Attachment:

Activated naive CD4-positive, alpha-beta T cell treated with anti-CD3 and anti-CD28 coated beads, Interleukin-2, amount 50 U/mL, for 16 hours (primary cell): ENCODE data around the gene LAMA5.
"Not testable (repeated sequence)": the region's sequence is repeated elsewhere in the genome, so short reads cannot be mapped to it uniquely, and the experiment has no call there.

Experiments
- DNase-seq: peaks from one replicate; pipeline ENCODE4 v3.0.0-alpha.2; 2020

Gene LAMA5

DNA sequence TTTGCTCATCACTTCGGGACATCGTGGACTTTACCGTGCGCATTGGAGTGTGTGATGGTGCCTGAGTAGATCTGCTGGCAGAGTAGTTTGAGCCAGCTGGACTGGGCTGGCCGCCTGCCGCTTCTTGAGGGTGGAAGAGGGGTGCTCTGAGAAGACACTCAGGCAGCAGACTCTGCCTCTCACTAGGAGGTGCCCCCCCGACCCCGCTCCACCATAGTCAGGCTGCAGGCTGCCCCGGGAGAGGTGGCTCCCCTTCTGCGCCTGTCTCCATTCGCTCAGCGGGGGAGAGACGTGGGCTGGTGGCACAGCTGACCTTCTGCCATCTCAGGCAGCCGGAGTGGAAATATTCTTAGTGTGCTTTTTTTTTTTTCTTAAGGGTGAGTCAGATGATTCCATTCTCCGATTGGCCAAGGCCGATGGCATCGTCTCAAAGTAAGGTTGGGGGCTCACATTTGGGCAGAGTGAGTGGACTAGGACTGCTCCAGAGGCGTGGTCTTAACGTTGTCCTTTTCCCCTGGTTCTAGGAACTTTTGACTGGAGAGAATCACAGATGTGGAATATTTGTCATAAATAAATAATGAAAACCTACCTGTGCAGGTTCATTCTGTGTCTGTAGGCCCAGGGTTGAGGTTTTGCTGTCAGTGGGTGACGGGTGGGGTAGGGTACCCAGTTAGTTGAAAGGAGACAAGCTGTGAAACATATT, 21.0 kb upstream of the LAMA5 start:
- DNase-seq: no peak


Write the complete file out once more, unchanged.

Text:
Activated naive CD4-positive, alpha-beta T cell treated with anti-CD3 and anti-CD28 coated beads, Interleukin-2, amount 50 U/mL, for 16 hours (primary cell): ENCODE data around the gene LAMA5.
"Not testable (repeated sequence)": the region's sequence is repeated elsewhere in the genome, so short reads cannot be mapped to it uniquely, and the experiment has no call there.

Experiments
- DNase-seq: peaks from one replicate; pipeline ENCODE4 v3.0.0-alpha.2; 2020

Gene LAMA5

DNA sequence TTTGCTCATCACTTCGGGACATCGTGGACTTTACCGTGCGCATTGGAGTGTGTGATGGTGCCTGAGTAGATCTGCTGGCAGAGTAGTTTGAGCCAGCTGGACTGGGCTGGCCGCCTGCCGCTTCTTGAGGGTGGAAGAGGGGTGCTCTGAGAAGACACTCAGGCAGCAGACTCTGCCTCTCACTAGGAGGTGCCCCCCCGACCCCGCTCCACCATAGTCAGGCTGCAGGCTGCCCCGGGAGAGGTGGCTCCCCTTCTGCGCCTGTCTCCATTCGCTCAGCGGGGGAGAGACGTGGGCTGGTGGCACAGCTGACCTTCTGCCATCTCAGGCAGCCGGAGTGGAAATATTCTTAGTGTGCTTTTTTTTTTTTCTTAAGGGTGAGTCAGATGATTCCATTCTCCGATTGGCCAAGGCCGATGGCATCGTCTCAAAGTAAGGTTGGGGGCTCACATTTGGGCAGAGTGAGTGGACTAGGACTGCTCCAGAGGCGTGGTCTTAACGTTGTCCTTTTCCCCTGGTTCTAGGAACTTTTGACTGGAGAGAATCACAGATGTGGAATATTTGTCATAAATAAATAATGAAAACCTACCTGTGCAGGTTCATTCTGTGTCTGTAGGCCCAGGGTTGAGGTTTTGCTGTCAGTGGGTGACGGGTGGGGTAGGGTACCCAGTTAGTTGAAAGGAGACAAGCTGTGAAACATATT, 21.0 kb upstream of the LAMA5 start:
- DNase-seq: no peak